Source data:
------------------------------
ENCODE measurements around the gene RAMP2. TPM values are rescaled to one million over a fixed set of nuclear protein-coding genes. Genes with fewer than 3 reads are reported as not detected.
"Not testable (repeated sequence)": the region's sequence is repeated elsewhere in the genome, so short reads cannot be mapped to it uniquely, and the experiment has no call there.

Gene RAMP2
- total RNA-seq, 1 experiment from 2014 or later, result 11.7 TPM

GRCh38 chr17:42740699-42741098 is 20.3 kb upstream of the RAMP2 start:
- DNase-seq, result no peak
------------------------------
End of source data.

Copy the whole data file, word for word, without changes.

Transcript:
ENCODE measurements around the gene RAMP2. TPM values are rescaled to one million over a fixed set of nuclear protein-coding genes. Genes with fewer than 3 reads are reported as not detected.
"Not testable (repeated sequence)": the region's sequence is repeated elsewhere in the genome, so short reads cannot be mapped to it uniquely, and the experiment has no call there.

Gene RAMP2
- total RNA-seq, 1 experiment from 2014 or later, result 11.7 TPM

GRCh38 chr17:42740699-42741098 is 20.3 kb upstream of the RAMP2 start:
- DNase-seq, result no peak